based on a claim, theory, or defense that is not alleged in the
7
pleadings,” and “[e]vidence offered on an unpleaded claim, theory,
or defense is irrelevant because it is outside the scope of the
pleadings”].)
Here, a fair reading of the complaint‟s allegations
does not suggest a negligence claim based on the condition of the
empty pool as opposed to the condition of the diving board. A
defendant (or a court) reading the complaint would not
reasonably anticipate such a claim and, therefore, would not have
understood that a motion for summary judgment would need to
address the claim. The allegedly defective condition of the diving
board is the only theory stated in the complaint. There are
additional general allegations of negligence with respect to the
failure to maintain and control the property, but the only specific
mention of negligence relates to Coldwell‟s alleged “fail[ure] to
take measures to make the area where Plaintiff fell reasonably
safe, repair the diving board and all accompanying attachments,
protect Plaintiff from the diving board, remove the diving board,
and fail[ure] to warn Plaintiff that the diving board and all
accompanying attachments were in poor condition.” The
complaint did not mention the pool except to state that “Plaintiff
. . . was lawfully and foreseeably on an outdoor diving board on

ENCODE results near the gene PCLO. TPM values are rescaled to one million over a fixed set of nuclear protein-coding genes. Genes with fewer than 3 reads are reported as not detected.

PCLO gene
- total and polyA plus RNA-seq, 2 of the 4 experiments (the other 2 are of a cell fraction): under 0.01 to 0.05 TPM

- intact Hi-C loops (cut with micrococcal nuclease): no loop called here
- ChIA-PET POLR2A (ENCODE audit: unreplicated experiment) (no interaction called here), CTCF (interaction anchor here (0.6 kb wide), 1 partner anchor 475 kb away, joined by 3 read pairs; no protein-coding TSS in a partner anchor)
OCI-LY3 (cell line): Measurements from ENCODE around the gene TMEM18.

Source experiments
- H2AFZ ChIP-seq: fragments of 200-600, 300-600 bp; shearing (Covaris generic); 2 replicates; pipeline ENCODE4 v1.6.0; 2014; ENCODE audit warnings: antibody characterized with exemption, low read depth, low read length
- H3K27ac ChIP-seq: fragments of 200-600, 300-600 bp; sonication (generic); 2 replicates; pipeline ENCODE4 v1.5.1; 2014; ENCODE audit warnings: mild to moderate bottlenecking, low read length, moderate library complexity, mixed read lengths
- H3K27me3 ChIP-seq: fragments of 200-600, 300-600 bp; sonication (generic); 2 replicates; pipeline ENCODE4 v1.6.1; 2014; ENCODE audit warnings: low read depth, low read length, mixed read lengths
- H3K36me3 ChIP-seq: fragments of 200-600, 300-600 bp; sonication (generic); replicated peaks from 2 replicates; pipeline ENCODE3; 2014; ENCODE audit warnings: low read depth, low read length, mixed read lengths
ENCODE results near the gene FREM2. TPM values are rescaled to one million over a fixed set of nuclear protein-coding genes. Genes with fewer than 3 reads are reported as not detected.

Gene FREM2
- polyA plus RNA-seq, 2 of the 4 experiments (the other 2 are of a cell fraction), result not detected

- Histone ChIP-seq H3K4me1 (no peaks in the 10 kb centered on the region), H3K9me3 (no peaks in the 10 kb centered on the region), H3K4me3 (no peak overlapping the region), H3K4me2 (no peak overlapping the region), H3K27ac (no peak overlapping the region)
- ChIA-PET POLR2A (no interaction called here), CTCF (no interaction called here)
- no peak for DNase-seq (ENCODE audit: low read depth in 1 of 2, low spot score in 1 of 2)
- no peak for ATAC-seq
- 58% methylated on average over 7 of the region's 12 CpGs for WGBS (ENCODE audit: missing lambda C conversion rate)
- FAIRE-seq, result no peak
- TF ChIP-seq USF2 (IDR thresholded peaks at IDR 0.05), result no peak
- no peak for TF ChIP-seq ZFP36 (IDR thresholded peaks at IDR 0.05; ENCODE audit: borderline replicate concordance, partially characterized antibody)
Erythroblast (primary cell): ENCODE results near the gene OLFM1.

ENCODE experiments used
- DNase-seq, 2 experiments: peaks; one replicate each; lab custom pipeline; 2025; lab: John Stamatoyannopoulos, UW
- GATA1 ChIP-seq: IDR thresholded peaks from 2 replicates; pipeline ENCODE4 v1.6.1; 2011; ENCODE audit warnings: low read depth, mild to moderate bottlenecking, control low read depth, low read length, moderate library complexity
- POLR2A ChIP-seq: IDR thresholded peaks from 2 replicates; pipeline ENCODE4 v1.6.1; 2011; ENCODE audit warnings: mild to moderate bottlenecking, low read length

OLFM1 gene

said premises when the attachments connecting the diving board
to the ground broke off causing the board, and Plaintiff, to fall
into a nearby empty pool.” There is no mention, suggestion, or
any facts alleged that would put a reasonable defendant on notice
that plaintiffs were claiming that Coldwell was negligent with
respect to the empty pool. Thus, Coldwell‟s motion for summary
judgment did not need to address that claim. (See Hutton v.
Fidelity National Title Co. (2013) 213 Cal.App.4th 486, 499
[“[d]efendant . . . met its burden as the moving party when it
8
negated the sole basis of plaintiff's claims,” and “[i]t was not
incumbent on defendant to refute liability on some theoretical
possibilities not included in the pleadings”].)
Moreover, plaintiffs did not seek to amend their
complaint to allege that their negligence cause of action was
based on a claim relating to the empty pool. (See Aleksick v.
7-Eleven, Inc. (2012) 205 Cal.App.4th 1176, 1186 [“„[i]f the
opposing party's evidence would show some factual assertion,